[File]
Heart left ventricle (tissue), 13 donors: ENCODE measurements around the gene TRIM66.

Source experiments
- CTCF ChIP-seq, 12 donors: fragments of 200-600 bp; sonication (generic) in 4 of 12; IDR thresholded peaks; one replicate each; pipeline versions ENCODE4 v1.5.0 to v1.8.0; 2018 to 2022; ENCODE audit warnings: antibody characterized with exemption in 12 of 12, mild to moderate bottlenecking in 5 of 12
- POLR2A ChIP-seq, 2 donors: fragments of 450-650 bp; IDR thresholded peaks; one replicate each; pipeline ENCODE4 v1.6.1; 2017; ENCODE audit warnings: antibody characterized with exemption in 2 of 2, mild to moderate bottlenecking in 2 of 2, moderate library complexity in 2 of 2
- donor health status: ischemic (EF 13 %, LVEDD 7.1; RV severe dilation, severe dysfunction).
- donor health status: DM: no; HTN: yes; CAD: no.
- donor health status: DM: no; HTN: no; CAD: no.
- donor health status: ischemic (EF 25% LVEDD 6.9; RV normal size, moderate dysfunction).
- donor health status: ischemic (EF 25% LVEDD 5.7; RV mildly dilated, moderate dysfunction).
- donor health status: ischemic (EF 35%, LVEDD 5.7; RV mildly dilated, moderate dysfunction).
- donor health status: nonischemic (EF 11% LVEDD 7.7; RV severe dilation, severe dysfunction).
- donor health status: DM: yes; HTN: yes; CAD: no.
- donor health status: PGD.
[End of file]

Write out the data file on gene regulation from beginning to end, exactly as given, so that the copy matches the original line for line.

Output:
Heart left ventricle (tissue), 13 donors: ENCODE measurements around the gene TRIM66.

Source experiments
- CTCF ChIP-seq, 12 donors: fragments of 200-600 bp; sonication (generic) in 4 of 12; IDR thresholded peaks; one replicate each; pipeline versions ENCODE4 v1.5.0 to v1.8.0; 2018 to 2022; ENCODE audit warnings: antibody characterized with exemption in 12 of 12, mild to moderate bottlenecking in 5 of 12
- POLR2A ChIP-seq, 2 donors: fragments of 450-650 bp; IDR thresholded peaks; one replicate each; pipeline ENCODE4 v1.6.1; 2017; ENCODE audit warnings: antibody characterized with exemption in 2 of 2, mild to moderate bottlenecking in 2 of 2, moderate library complexity in 2 of 2
- donor health status: ischemic (EF 13 %, LVEDD 7.1; RV severe dilation, severe dysfunction).
- donor health status: DM: no; HTN: yes; CAD: no.
- donor health status: DM: no; HTN: no; CAD: no.
- donor health status: ischemic (EF 25% LVEDD 6.9; RV normal size, moderate dysfunction).
- donor health status: ischemic (EF 25% LVEDD 5.7; RV mildly dilated, moderate dysfunction).
- donor health status: ischemic (EF 35%, LVEDD 5.7; RV mildly dilated, moderate dysfunction).
- donor health status: nonischemic (EF 11% LVEDD 7.7; RV severe dilation, severe dysfunction).
- donor health status: DM: yes; HTN: yes; CAD: no.
- donor health status: PGD.